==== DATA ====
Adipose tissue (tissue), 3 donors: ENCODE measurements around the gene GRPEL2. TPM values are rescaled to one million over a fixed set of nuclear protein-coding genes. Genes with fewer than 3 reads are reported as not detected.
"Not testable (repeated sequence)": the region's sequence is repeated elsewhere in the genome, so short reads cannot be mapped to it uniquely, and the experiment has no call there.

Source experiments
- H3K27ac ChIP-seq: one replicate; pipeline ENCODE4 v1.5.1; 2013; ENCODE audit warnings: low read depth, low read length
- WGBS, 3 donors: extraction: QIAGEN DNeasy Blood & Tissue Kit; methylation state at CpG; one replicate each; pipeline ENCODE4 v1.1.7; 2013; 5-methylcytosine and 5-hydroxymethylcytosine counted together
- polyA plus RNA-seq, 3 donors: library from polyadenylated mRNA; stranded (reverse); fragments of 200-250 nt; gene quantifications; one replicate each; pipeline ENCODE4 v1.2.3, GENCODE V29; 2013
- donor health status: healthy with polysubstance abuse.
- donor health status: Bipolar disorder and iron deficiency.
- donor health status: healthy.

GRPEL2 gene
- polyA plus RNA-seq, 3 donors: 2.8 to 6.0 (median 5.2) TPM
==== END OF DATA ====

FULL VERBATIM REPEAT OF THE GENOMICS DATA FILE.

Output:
Adipose tissue (tissue), 3 donors: ENCODE measurements around the gene GRPEL2. TPM values are rescaled to one million over a fixed set of nuclear protein-coding genes. Genes with fewer than 3 reads are reported as not detected.
"Not testable (repeated sequence)": the region's sequence is repeated elsewhere in the genome, so short reads cannot be mapped to it uniquely, and the experiment has no call there.

Source experiments
- H3K27ac ChIP-seq: one replicate; pipeline ENCODE4 v1.5.1; 2013; ENCODE audit warnings: low read depth, low read length
- WGBS, 3 donors: extraction: QIAGEN DNeasy Blood & Tissue Kit; methylation state at CpG; one replicate each; pipeline ENCODE4 v1.1.7; 2013; 5-methylcytosine and 5-hydroxymethylcytosine counted together
- polyA plus RNA-seq, 3 donors: library from polyadenylated mRNA; stranded (reverse); fragments of 200-250 nt; gene quantifications; one replicate each; pipeline ENCODE4 v1.2.3, GENCODE V29; 2013
- donor health status: healthy with polysubstance abuse.
- donor health status: Bipolar disorder and iron deficiency.
- donor health status: healthy.

GRPEL2 gene
- polyA plus RNA-seq, 3 donors: 2.8 to 6.0 (median 5.2) TPM